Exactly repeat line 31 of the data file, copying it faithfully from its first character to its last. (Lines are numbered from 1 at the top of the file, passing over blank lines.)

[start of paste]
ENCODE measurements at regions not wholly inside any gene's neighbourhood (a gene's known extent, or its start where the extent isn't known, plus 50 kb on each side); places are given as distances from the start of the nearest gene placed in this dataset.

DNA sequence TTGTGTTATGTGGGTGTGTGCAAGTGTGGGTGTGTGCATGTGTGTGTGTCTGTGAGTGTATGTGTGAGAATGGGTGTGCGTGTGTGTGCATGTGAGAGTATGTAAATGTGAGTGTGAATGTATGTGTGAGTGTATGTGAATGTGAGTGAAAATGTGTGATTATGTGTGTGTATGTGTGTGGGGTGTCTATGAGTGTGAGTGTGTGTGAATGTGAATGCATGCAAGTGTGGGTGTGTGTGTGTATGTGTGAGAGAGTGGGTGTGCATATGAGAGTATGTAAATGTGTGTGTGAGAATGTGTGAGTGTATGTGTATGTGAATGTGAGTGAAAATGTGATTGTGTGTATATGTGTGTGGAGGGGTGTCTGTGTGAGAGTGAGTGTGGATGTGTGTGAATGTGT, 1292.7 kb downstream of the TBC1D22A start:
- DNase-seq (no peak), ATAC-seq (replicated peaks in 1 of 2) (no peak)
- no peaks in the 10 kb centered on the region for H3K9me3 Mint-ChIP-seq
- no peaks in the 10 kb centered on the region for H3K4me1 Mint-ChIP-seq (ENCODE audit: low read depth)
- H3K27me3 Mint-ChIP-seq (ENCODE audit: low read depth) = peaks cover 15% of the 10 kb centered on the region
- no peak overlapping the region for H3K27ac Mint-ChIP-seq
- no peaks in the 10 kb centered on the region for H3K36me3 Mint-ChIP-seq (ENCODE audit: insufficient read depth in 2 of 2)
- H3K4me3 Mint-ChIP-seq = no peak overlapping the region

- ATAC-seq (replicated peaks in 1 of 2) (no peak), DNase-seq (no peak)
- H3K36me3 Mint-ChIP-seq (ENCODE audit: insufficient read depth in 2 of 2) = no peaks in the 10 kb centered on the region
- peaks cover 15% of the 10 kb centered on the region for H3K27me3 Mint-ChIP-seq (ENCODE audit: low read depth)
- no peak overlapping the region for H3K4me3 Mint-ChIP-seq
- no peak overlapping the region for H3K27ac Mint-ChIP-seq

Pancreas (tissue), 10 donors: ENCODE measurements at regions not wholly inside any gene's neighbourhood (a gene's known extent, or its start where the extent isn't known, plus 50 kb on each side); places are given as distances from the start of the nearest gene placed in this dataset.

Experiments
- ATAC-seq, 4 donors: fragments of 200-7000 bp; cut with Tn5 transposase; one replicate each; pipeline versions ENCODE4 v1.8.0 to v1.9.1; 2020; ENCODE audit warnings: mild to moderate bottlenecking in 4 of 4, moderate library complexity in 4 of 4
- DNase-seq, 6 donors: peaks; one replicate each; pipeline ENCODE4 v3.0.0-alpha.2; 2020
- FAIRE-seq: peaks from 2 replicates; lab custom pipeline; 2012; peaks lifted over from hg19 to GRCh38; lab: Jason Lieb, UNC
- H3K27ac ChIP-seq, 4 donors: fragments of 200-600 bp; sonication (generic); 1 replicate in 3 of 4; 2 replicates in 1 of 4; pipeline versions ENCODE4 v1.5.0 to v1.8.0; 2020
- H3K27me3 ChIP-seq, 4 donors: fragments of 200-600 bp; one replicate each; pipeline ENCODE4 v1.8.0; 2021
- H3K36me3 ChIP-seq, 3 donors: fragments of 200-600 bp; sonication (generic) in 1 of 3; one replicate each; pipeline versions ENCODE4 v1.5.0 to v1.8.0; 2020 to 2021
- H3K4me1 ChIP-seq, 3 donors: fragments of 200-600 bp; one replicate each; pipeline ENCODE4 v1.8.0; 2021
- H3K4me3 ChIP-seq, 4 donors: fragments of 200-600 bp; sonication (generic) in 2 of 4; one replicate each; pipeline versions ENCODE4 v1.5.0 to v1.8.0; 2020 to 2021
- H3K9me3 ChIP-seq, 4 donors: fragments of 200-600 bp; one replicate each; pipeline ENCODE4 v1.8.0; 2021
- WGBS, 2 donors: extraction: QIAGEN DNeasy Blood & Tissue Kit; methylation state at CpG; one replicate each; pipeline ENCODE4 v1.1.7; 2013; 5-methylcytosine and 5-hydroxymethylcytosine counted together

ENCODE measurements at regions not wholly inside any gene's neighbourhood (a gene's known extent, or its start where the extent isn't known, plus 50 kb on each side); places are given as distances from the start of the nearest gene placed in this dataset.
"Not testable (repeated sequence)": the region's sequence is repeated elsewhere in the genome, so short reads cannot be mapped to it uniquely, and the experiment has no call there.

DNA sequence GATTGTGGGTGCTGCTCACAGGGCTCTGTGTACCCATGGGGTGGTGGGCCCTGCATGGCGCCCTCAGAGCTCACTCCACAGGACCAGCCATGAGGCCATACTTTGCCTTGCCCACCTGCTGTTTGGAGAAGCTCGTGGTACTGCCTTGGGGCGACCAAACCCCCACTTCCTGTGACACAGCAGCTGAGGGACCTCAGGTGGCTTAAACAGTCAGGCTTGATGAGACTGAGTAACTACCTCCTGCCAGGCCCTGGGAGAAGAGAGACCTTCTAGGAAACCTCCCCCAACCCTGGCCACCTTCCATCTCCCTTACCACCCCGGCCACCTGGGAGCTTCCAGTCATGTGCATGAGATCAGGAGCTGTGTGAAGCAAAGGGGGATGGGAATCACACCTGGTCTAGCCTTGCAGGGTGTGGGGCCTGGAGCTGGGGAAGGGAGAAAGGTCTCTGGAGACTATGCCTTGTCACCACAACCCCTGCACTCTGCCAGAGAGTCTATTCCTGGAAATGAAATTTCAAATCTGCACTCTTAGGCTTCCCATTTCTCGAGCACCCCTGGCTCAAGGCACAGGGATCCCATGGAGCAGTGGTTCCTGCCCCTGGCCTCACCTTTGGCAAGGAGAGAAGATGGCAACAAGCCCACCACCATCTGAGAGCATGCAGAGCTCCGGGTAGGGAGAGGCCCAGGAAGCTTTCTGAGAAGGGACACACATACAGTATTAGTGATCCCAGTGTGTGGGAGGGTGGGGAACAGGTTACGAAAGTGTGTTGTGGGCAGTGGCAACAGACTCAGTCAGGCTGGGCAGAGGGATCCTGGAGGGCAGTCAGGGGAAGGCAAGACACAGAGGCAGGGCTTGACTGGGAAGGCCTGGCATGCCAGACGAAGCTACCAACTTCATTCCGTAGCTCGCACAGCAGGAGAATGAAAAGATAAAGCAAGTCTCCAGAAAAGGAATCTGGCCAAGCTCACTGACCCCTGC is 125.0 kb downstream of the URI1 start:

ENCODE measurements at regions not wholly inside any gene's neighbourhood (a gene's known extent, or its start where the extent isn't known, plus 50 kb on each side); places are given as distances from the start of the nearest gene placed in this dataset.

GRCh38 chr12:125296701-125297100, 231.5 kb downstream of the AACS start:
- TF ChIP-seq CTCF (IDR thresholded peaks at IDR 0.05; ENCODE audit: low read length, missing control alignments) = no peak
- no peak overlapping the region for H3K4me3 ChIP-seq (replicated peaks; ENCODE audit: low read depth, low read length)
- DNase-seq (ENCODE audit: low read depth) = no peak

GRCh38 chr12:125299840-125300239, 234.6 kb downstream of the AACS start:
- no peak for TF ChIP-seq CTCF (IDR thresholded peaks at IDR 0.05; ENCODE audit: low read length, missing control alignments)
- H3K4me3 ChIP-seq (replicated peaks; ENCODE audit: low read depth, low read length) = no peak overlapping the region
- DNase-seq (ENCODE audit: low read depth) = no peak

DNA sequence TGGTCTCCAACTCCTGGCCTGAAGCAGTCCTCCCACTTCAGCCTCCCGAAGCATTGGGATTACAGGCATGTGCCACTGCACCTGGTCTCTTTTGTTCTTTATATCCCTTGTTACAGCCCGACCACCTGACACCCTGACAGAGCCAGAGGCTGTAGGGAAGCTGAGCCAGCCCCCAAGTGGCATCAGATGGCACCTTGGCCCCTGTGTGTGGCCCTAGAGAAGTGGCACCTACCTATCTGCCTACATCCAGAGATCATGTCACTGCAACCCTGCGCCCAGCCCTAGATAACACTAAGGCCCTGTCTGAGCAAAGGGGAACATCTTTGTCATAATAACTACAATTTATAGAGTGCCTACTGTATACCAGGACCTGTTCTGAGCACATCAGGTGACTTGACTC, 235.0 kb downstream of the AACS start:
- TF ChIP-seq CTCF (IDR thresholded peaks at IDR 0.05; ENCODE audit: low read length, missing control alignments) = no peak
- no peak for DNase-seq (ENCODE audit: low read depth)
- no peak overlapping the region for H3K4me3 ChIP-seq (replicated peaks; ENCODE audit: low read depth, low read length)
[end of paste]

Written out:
GRCh38 chr12:125296701-125297100, 231.5 kb downstream of the AACS start: